I read an article today that briefly explored the idea that men and women are different. It was as if the writer, Claire Thurstans, had just had an epiphany [Sydney Morning Herald, 10/02/2018]. That the very idea that men and women may have some inherent differences is such a remarkable notion that she felt it was important that she alert us to that fact.
She provided scientific evidence in the form of a study of one month old infants, that had found that there are biological differences in the brains of boys and girls: That ‘sexual dimorphism is present at birth”. Then, having googled further she found that there are many studies from all over the world that demonstrate biological difference between the sexes, and despite the probability that the reader of her article might find this idea ‘primitive and outdated’, she quite rightly advised us to embrace this difference.
My first reaction was that she must be very young. Since the very concept of Gender, a social construct, that has dictated the lives of humans since Neolithic times [at least], is based on the biological differences between the sexes, how could she think that this is news to anyone? This led me to thinking about the background to this sort of disconnection from reality. Yes, there was a momentary, and quickly disputed push to believe that the only reason men and women experienced their lives differently was because of they were socialised differently. The concept of androgyny that briefly held sway in the 1980’s, and was responsible for those awful shoulder pads in shapeless jackets that were fashionable for a couple of years. But I find it hard to believe that this idea had enough influence to find a place in this young journalists thinking.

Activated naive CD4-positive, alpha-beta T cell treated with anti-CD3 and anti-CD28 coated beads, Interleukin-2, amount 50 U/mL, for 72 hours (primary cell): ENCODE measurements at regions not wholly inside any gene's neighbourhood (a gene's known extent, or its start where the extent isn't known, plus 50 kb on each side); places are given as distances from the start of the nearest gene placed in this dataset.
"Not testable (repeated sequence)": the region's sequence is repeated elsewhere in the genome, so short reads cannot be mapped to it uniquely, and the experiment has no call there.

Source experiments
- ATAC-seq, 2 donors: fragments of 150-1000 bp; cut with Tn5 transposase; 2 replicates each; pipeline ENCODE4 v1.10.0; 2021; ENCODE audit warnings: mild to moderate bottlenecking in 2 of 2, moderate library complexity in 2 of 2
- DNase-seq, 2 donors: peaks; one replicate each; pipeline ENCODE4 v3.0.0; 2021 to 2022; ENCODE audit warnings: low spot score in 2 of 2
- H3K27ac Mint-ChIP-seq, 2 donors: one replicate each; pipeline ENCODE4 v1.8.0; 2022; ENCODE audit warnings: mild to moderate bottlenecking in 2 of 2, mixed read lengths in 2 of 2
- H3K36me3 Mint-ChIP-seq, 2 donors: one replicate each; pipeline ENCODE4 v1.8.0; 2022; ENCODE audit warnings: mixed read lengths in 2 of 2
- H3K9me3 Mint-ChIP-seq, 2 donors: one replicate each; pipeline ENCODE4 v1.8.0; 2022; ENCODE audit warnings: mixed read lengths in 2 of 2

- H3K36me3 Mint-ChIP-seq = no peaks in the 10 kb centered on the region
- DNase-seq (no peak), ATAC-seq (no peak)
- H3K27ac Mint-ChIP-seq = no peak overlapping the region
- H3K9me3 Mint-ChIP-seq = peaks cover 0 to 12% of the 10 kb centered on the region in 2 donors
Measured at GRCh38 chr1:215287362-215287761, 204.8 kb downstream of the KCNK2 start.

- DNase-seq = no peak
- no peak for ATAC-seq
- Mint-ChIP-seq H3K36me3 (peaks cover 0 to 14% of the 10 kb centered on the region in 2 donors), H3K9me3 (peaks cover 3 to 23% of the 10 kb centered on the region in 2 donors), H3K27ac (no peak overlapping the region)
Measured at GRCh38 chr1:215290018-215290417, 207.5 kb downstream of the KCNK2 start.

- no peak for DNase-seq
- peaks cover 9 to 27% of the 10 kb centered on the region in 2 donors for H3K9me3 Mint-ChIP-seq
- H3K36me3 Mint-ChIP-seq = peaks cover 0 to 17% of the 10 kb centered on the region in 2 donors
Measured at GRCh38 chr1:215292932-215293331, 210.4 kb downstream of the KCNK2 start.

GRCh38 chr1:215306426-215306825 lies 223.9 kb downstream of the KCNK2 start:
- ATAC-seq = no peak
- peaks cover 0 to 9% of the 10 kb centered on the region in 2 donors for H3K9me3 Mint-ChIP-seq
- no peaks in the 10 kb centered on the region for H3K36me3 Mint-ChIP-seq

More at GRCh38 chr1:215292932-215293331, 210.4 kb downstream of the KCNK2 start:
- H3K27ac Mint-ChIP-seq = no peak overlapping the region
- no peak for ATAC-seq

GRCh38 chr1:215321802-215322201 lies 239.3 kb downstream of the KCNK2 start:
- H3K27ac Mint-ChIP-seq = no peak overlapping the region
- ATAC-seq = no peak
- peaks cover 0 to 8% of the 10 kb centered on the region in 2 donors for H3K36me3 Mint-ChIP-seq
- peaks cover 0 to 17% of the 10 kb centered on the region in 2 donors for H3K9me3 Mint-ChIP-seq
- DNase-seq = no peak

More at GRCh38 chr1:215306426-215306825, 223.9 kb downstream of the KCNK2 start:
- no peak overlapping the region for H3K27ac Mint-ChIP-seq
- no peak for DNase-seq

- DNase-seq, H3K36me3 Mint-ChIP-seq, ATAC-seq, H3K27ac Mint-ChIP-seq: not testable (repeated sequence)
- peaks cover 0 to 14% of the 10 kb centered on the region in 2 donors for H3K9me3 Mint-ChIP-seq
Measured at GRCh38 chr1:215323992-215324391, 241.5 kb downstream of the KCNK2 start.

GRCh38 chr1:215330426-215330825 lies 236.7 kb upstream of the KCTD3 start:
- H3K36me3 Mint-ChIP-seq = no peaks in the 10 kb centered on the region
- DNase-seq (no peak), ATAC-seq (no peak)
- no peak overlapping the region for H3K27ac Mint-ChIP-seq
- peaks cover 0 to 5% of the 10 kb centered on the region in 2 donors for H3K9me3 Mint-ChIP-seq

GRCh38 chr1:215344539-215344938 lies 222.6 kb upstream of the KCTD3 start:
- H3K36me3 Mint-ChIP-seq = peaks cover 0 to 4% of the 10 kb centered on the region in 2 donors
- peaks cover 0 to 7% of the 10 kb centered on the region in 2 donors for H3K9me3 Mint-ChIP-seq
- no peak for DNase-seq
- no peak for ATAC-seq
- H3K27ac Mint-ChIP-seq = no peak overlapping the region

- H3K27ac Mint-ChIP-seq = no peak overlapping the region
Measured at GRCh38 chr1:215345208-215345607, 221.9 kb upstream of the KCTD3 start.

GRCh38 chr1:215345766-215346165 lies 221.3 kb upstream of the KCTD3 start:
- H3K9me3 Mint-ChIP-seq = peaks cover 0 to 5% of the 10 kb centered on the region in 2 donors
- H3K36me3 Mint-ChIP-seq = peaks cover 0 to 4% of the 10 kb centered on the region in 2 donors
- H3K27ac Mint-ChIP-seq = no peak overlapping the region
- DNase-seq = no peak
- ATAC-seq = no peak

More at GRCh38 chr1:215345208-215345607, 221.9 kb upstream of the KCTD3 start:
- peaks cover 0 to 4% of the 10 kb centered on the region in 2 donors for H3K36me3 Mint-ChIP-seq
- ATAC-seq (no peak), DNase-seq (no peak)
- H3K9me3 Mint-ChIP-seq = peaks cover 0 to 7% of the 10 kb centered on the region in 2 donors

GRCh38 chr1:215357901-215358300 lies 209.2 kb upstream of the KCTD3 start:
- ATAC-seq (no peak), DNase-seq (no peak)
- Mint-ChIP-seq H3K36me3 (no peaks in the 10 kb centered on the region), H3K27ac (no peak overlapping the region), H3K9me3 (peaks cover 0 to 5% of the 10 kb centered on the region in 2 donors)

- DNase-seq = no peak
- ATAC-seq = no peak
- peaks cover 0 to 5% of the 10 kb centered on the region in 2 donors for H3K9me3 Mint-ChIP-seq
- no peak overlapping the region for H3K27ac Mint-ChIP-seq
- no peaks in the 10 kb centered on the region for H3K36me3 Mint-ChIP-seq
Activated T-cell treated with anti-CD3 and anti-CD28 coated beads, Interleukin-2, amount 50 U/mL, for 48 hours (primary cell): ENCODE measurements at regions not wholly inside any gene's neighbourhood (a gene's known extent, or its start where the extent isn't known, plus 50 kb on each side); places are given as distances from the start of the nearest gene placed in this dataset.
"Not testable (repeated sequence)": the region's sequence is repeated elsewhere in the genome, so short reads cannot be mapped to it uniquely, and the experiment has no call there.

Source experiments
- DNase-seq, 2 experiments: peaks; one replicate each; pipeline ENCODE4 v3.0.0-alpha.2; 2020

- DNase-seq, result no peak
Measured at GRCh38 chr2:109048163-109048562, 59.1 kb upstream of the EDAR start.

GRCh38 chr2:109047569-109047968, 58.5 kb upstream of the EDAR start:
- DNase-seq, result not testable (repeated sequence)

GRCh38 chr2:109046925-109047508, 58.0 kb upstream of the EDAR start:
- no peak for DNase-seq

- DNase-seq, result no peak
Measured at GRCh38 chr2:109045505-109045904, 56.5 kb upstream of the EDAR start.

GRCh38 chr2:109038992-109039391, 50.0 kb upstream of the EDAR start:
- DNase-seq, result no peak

Then I realised what the problem may be. She mentioned the Nature / Nurture dyad, only she couched it as an opposition. This is where she has made her most fundamental intellectual mistake. She has been interpreting the idea of difference as being either something that is inherent or something that is taught. She has only just started to understand that its both. It’s an and/also process.
This is were the same Patriarchal ‘either /or’ dualistic approach to biological sex differences has constructed an oppositional concept of gender, that has then been aligned with a dualist value of good /bad. That this still has such a powerful influence on our thinking is one of the reasons so many of us struggle to find a way through all of the competing demands of our lives. We are still so inculcated with oppositional constructs, that are all value laden, we find ourselves unable to step back from them and find that middle road that leads to and/also.
By using Philosophical ideas about what makes life worthwhile we can unpack these automatic assumptions, allowing us to re-evaluate our lives and our values and understand what is important to us as individuals.